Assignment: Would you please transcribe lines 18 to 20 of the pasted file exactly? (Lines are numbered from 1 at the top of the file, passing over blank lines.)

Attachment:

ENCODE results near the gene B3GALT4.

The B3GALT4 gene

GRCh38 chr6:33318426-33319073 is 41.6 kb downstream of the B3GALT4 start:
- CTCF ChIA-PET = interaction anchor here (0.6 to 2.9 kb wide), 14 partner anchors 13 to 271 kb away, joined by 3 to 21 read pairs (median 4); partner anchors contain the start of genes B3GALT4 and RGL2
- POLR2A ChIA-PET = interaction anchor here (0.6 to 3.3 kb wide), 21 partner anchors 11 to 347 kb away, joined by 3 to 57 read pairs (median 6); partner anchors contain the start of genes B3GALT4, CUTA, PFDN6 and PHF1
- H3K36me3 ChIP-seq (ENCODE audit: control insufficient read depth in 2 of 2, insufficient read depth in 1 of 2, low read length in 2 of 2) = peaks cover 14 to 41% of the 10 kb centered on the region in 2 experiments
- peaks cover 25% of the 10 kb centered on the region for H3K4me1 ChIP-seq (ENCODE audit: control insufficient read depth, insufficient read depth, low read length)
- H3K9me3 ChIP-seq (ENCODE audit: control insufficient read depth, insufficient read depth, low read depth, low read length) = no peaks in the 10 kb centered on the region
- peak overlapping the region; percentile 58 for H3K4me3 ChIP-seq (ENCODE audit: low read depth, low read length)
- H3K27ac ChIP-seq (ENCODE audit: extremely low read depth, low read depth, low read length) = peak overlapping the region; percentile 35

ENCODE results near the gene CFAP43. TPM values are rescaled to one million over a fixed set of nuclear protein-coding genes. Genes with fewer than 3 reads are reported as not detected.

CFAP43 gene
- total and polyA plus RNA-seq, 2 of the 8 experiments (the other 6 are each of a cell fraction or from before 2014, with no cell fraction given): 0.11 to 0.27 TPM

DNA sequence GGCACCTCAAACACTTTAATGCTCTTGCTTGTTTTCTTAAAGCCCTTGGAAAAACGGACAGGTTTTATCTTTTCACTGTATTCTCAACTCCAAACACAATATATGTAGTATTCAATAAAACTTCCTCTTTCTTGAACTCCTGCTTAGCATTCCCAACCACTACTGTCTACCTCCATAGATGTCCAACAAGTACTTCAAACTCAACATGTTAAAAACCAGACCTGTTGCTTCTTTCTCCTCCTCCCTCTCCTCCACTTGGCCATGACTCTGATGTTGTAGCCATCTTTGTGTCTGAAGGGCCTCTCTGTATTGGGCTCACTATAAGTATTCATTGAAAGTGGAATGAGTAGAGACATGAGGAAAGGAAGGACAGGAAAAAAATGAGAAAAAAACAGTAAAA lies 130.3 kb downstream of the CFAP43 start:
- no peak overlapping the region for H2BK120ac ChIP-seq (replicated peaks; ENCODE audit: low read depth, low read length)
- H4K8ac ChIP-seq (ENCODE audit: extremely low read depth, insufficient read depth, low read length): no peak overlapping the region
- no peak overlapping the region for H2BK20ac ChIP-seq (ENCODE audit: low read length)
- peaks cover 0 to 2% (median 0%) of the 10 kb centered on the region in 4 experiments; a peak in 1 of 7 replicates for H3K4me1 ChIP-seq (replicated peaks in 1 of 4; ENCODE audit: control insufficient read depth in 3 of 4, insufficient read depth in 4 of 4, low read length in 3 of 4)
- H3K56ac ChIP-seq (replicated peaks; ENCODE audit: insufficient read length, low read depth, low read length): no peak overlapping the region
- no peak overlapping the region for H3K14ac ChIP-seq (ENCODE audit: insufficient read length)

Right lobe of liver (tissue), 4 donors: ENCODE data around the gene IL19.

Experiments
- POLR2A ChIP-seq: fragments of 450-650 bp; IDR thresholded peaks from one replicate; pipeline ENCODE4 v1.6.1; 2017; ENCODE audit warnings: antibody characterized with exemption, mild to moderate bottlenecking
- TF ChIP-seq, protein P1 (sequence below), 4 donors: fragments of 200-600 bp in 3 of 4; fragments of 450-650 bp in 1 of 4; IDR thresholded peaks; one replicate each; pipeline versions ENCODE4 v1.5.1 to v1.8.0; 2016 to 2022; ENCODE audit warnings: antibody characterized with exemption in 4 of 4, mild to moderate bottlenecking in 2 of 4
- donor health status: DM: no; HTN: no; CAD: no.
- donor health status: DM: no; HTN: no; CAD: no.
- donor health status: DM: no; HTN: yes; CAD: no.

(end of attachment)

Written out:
- peaks cover 0 to 2% (median 0%) of the 10 kb centered on the region in 4 experiments; a peak in 1 of 7 replicates for H3K4me1 ChIP-seq (replicated peaks in 1 of 4; ENCODE audit: control insufficient read depth in 3 of 4, insufficient read depth in 4 of 4, low read length in 3 of 4)
- H3K56ac ChIP-seq (replicated peaks; ENCODE audit: insufficient read length, low read depth, low read length): no peak overlapping the region
- no peak overlapping the region for H3K14ac ChIP-seq (ENCODE audit: insufficient read length)